Perhaps because I grew up and spent more than half my life in an Anglo-Saxon country, I do not really appreciate what the purpose of so-called ‘Ley Marcos’ – known in English as framework or umbrella laws – might be. The proposed Colombian Telecom umbrella law seems to be having a bad time of it.
My understanding of umbrella laws is that – as the name implies – they provide a framework for subsequent legislation and regulation. In countries that are ruled by modern variants of the Napoleonic Code, everything which is not explicitly described in a law is prohibited. By contrast, in Anglo-Saxon legal systems, anything which is not prohibited in a law is permitted. Thus, in Latin American and many parts of Europe, absent an umbrella law it would be difficult to create regulations without passing specific laws through Congress.
In practice, governments cannot resist making these closer to ‘omnibus’ laws that not only provide a framework but pack a large number of specific regulations into the text, forcing legislators to deal with the whole package, both high-level principles (to which they might be in agreement) and low-level implementation (for which they might have reservations).
By August she was mine
In Colombia, President Iván Duque was sworn in on August 7th of this year and every bit the modern, executive-like leader, the focus at his inaugurations was effectiveness and speed. He and his team had clearly been working hard, not only during the just-under two months between the election and swearing-in ceremony but probably before. A number of laws were tabled in Congress on the very day he took office and several followed shortly thereafter.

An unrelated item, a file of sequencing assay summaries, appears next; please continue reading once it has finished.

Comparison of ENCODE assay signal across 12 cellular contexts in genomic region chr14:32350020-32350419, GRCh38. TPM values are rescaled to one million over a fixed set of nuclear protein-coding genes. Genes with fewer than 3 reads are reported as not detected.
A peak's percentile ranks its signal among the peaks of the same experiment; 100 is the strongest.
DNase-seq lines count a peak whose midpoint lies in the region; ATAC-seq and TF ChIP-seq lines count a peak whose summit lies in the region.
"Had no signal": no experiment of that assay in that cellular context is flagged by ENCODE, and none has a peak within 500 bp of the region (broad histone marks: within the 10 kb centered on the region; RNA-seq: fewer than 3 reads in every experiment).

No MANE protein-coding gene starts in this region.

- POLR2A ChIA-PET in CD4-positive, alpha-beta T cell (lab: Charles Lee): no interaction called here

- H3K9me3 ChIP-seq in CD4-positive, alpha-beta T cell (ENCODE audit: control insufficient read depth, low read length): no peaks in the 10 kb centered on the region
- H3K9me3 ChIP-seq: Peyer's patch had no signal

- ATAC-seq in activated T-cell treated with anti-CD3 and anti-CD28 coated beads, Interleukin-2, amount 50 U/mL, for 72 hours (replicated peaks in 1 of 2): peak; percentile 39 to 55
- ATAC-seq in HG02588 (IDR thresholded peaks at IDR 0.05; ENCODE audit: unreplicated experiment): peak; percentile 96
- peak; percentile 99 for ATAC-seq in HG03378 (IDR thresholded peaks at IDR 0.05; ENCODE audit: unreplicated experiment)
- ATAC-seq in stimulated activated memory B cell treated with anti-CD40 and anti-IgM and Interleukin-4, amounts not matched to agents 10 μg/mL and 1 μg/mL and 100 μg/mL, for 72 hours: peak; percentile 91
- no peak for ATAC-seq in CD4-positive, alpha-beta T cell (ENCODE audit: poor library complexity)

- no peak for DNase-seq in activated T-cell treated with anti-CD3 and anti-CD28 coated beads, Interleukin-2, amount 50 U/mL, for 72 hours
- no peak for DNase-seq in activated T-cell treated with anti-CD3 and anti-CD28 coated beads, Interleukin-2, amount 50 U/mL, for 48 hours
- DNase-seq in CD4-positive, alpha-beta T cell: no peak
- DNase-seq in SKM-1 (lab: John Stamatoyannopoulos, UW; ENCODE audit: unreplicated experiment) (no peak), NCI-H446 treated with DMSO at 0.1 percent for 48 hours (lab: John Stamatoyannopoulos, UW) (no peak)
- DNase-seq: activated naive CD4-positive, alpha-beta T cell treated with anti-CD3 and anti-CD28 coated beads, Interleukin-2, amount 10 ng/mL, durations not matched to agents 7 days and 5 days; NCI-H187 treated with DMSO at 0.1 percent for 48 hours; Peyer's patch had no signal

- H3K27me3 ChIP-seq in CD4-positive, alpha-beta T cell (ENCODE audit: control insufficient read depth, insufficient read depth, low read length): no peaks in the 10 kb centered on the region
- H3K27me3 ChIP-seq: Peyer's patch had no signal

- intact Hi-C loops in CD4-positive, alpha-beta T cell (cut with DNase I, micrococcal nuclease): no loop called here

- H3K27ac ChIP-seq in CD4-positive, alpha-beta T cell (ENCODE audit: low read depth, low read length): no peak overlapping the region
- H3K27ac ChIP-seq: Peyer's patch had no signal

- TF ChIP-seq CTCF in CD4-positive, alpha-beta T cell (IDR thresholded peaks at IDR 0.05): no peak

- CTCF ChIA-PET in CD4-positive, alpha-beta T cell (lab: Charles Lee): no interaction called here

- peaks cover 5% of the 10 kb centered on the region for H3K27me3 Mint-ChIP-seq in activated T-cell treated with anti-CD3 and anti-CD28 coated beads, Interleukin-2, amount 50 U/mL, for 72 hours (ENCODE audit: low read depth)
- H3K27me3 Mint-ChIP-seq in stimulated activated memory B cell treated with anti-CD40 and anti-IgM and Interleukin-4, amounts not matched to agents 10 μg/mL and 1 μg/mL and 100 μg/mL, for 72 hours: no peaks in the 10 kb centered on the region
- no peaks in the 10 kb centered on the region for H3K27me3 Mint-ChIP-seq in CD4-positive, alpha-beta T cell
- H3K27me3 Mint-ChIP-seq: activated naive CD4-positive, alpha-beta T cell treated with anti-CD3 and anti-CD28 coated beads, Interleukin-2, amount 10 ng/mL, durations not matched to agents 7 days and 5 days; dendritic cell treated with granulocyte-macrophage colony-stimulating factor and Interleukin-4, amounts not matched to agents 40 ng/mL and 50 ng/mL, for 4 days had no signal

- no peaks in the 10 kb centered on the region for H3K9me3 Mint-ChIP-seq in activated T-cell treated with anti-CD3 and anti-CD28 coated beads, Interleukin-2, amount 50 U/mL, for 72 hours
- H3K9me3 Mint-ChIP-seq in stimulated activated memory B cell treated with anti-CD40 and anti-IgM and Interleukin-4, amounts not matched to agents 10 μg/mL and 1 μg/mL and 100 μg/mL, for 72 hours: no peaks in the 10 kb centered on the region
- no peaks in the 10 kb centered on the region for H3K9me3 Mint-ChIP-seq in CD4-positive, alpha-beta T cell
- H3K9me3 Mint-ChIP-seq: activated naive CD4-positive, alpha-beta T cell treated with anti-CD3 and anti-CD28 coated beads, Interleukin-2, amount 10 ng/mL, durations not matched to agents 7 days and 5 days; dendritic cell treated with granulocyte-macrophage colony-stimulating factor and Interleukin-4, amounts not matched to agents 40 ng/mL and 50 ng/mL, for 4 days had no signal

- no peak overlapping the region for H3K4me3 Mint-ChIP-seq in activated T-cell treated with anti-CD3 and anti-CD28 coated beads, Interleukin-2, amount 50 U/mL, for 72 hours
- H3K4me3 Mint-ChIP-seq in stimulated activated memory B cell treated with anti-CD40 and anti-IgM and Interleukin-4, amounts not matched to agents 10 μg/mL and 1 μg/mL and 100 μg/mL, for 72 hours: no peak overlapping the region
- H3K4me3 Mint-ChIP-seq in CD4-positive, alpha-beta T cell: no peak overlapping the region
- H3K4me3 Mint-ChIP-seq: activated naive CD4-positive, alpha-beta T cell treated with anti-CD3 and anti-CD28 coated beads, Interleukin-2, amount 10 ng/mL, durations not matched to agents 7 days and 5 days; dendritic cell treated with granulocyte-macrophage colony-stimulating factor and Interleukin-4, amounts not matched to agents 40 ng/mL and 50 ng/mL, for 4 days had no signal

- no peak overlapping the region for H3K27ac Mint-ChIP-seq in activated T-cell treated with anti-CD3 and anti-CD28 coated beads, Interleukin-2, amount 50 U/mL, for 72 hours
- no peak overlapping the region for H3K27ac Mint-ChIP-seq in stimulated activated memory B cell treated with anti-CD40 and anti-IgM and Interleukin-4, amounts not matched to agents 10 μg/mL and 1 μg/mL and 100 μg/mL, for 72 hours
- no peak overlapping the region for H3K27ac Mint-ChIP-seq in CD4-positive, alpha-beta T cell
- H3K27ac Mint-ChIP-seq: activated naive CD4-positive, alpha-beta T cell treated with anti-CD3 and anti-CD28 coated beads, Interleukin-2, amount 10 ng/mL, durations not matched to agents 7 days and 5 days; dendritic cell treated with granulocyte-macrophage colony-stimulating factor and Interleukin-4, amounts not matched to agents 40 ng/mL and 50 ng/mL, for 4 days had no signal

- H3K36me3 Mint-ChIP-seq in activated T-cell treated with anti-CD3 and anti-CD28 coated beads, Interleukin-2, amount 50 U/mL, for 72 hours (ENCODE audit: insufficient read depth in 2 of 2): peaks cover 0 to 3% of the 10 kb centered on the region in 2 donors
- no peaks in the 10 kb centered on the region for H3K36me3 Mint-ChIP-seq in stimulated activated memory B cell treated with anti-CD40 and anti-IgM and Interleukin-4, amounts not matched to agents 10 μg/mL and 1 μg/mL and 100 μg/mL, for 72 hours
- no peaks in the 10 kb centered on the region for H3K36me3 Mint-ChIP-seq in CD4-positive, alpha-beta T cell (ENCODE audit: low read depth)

ICT Minister Silvia Constaín was also sworn-in on August 7th along with the rest of his cabinet – also unusually efficient in Colombian practice. Within a few weeks we were hearing about a new umbrella law and by the time she was accepting speaking opportunities, the bill had been introduced for debate. She encouraged – even harangued – industry audiences to advocate for the legislation, especially in social media.
Except she had not given us much detail to advocate for.
The high-level, umbrella description was that it was (finally) a convergent regulation that did not talk about communications technology when setting the rules. In particular, the existing telecom regulator (CRC) and television regulators (ANTV) would be merged. Like most countries, frankly, Colombia still licenses over-the-air television stations and treats them differently from channels that are only distributed over cable (like ESPN, Discovery or Fox) and there is no regulation for OTT channels like Netflix.
The country had already separated its spectrum regulator (the ANE) from the CRC and ANTV so this law would be consistent with that decision.
Technology-free regulation is something everyone can sign-up for – except perhaps the television operators who like to celebrate their uniqueness and rail against the Internet.
Silly but it’s true
However, much as we might think this view reflects an unrealistic ‘dinosaur’ attitude, television still has a dominant influence over voters through advertising and news coverage. Netflix and YouTube political commentators may be the future but the former does nothing for politicians today and the later only cause problems. If the established television operators express their opposition to convergent regulation, politicians will listen.
As well, the government had indeed given in to the temptation to go beyond the umbrella principle and include a number of specific regulations, including changing license fees and annual license payments for certain classes of television operators. That was guaranteed to get the lobbyists going.